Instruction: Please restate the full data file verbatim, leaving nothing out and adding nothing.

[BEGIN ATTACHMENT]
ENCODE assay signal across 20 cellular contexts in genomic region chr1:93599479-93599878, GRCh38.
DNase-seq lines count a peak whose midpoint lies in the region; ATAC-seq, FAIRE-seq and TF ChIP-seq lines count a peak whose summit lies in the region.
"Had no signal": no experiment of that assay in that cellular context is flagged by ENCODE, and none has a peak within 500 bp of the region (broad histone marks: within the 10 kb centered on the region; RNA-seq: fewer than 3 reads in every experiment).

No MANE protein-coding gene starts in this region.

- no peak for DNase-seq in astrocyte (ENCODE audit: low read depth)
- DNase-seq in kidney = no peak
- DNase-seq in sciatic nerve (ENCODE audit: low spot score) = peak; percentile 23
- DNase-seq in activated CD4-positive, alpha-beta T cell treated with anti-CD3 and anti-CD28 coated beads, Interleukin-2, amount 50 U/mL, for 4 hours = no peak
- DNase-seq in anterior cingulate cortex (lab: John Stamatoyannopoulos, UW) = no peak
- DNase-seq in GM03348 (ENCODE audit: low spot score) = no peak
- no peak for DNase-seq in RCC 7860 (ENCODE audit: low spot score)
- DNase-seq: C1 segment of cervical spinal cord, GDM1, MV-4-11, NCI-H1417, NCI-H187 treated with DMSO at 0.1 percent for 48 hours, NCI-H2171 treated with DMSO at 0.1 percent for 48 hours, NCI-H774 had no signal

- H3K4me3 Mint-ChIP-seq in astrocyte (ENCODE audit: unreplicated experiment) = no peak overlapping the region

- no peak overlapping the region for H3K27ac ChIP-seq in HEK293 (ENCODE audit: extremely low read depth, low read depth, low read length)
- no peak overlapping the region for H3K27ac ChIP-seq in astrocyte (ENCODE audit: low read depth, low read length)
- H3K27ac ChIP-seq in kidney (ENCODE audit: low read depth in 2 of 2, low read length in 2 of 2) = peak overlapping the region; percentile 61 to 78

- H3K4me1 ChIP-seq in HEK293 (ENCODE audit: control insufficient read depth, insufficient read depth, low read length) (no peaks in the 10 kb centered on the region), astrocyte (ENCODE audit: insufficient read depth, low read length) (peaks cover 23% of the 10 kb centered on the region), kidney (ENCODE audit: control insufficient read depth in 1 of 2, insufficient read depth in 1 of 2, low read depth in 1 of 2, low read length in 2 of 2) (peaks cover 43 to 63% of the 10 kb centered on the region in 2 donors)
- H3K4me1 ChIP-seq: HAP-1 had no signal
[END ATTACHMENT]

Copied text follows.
ENCODE assay signal across 20 cellular contexts in genomic region chr1:93599479-93599878, GRCh38.
DNase-seq lines count a peak whose midpoint lies in the region; ATAC-seq, FAIRE-seq and TF ChIP-seq lines count a peak whose summit lies in the region.
"Had no signal": no experiment of that assay in that cellular context is flagged by ENCODE, and none has a peak within 500 bp of the region (broad histone marks: within the 10 kb centered on the region; RNA-seq: fewer than 3 reads in every experiment).

No MANE protein-coding gene starts in this region.

- no peak for DNase-seq in astrocyte (ENCODE audit: low read depth)
- DNase-seq in kidney = no peak
- DNase-seq in sciatic nerve (ENCODE audit: low spot score) = peak; percentile 23
- DNase-seq in activated CD4-positive, alpha-beta T cell treated with anti-CD3 and anti-CD28 coated beads, Interleukin-2, amount 50 U/mL, for 4 hours = no peak
- DNase-seq in anterior cingulate cortex (lab: John Stamatoyannopoulos, UW) = no peak
- DNase-seq in GM03348 (ENCODE audit: low spot score) = no peak
- no peak for DNase-seq in RCC 7860 (ENCODE audit: low spot score)
- DNase-seq: C1 segment of cervical spinal cord, GDM1, MV-4-11, NCI-H1417, NCI-H187 treated with DMSO at 0.1 percent for 48 hours, NCI-H2171 treated with DMSO at 0.1 percent for 48 hours, NCI-H774 had no signal

- H3K4me3 Mint-ChIP-seq in astrocyte (ENCODE audit: unreplicated experiment) = no peak overlapping the region

- no peak overlapping the region for H3K27ac ChIP-seq in HEK293 (ENCODE audit: extremely low read depth, low read depth, low read length)
- no peak overlapping the region for H3K27ac ChIP-seq in astrocyte (ENCODE audit: low read depth, low read length)
- H3K27ac ChIP-seq in kidney (ENCODE audit: low read depth in 2 of 2, low read length in 2 of 2) = peak overlapping the region; percentile 61 to 78

- H3K4me1 ChIP-seq in HEK293 (ENCODE audit: control insufficient read depth, insufficient read depth, low read length) (no peaks in the 10 kb centered on the region), astrocyte (ENCODE audit: insufficient read depth, low read length) (peaks cover 23% of the 10 kb centered on the region), kidney (ENCODE audit: control insufficient read depth in 1 of 2, insufficient read depth in 1 of 2, low read depth in 1 of 2, low read length in 2 of 2) (peaks cover 43 to 63% of the 10 kb centered on the region in 2 donors)
- H3K4me1 ChIP-seq: HAP-1 had no signal